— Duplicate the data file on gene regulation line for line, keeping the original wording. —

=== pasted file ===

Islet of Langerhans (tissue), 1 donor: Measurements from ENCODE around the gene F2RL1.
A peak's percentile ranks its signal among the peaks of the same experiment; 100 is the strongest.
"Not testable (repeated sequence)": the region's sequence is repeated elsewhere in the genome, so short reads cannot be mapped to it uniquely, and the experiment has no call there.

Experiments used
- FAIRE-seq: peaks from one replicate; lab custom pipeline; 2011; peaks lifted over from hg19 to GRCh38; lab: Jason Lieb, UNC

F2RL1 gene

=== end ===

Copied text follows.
Islet of Langerhans (tissue), 1 donor: Measurements from ENCODE around the gene F2RL1.
A peak's percentile ranks its signal among the peaks of the same experiment; 100 is the strongest.
"Not testable (repeated sequence)": the region's sequence is repeated elsewhere in the genome, so short reads cannot be mapped to it uniquely, and the experiment has no call there.

Experiments used
- FAIRE-seq: peaks from one replicate; lab custom pipeline; 2011; peaks lifted over from hg19 to GRCh38; lab: Jason Lieb, UNC

F2RL1 gene